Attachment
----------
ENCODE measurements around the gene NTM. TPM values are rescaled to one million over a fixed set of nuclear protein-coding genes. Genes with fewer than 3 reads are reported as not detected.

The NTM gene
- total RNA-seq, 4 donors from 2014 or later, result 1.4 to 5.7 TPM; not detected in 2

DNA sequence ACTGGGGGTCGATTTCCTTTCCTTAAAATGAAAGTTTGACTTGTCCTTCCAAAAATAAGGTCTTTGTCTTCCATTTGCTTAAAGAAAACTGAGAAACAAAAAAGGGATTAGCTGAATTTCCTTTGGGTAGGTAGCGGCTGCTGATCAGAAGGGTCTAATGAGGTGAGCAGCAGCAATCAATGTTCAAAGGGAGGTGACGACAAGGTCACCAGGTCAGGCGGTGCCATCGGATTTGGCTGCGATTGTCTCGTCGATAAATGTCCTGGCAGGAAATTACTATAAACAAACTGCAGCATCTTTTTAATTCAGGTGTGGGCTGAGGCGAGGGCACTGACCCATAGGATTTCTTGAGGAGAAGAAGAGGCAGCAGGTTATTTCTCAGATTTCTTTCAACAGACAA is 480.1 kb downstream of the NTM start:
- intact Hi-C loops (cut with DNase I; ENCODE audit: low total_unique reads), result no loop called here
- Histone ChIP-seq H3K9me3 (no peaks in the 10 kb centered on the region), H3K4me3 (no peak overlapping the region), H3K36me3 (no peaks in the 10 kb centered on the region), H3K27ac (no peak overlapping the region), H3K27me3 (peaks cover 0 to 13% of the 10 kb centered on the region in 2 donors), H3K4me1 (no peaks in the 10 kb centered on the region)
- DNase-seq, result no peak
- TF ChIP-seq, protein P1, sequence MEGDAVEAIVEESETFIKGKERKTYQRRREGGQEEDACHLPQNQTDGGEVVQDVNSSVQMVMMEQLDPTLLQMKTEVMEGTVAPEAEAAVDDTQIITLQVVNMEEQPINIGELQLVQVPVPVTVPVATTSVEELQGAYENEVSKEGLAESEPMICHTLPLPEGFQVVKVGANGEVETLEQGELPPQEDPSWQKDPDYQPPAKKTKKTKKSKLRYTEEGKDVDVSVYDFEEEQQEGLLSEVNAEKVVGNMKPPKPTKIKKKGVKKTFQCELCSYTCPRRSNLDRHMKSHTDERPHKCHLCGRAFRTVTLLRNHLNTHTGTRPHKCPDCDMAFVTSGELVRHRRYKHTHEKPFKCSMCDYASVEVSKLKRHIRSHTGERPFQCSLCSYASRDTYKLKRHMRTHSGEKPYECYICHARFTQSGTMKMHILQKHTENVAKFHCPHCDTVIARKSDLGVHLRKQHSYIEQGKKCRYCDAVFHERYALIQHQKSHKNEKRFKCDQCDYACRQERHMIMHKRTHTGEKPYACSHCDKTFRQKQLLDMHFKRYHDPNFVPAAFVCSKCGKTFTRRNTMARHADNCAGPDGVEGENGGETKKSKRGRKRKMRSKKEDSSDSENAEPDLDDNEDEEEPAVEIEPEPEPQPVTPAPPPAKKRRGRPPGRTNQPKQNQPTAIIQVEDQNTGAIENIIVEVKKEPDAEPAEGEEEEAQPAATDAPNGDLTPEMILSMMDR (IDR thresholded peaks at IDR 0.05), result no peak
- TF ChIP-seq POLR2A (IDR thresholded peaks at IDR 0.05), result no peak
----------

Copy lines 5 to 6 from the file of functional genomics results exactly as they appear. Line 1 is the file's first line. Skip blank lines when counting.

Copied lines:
- intact Hi-C loops (cut with DNase I; ENCODE audit: low total_unique reads), result no loop called here
- Histone ChIP-seq H3K9me3 (no peaks in the 10 kb centered on the region), H3K4me3 (no peak overlapping the region), H3K36me3 (no peaks in the 10 kb centered on the region), H3K27ac (no peak overlapping the region), H3K27me3 (peaks cover 0 to 13% of the 10 kb centered on the region in 2 donors), H3K4me1 (no peaks in the 10 kb centered on the region)